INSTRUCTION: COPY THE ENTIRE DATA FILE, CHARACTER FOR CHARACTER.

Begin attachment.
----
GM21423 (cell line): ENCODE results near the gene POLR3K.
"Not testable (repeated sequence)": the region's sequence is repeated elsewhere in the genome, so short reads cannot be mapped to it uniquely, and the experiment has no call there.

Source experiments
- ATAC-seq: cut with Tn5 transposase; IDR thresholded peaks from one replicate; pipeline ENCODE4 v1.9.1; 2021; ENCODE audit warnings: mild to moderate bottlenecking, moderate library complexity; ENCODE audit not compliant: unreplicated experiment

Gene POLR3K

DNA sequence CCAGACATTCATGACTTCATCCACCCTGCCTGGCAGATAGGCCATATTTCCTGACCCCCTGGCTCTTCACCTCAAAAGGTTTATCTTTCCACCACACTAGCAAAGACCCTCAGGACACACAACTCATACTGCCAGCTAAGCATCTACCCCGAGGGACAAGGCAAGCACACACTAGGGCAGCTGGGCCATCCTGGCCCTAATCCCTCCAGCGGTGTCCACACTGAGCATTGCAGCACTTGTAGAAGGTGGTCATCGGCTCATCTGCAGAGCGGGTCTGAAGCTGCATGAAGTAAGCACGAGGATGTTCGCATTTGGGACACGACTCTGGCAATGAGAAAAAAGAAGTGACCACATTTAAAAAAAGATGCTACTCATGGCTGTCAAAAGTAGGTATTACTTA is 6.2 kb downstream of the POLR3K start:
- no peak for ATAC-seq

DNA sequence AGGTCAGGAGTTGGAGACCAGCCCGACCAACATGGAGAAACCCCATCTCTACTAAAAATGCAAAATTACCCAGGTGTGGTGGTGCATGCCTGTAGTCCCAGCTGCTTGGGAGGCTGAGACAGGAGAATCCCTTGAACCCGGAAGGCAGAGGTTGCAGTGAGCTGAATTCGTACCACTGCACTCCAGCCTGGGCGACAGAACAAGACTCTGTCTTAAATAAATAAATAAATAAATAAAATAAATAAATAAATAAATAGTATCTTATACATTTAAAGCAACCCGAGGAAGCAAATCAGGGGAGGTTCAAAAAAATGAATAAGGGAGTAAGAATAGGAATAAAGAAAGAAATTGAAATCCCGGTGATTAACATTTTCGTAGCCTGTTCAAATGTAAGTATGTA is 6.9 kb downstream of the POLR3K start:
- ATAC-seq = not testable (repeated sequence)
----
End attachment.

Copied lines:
GM21423 (cell line): ENCODE results near the gene POLR3K.
"Not testable (repeated sequence)": the region's sequence is repeated elsewhere in the genome, so short reads cannot be mapped to it uniquely, and the experiment has no call there.

Source experiments
- ATAC-seq: cut with Tn5 transposase; IDR thresholded peaks from one replicate; pipeline ENCODE4 v1.9.1; 2021; ENCODE audit warnings: mild to moderate bottlenecking, moderate library complexity; ENCODE audit not compliant: unreplicated experiment

Gene POLR3K

DNA sequence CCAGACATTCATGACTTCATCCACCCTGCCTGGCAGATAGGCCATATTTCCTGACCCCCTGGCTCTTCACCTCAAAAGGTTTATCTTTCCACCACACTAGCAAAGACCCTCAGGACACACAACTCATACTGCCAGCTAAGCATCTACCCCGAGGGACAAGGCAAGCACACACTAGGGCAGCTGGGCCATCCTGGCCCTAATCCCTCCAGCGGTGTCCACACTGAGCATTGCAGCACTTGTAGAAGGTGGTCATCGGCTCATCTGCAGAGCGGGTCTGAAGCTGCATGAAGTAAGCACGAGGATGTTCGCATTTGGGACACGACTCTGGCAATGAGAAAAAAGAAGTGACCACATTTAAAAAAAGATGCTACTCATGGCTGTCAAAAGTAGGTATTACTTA is 6.2 kb downstream of the POLR3K start:
- no peak for ATAC-seq

DNA sequence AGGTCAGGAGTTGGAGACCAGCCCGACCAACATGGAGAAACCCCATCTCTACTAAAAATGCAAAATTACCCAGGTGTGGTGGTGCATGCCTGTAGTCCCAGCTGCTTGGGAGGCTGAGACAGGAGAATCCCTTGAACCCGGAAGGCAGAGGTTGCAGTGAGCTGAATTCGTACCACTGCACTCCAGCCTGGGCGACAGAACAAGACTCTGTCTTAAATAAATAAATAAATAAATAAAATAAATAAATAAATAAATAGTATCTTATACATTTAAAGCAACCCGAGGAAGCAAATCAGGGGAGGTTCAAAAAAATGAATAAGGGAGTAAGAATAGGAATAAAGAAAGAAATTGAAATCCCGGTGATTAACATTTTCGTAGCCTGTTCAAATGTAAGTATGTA is 6.9 kb downstream of the POLR3K start:
- ATAC-seq = not testable (repeated sequence)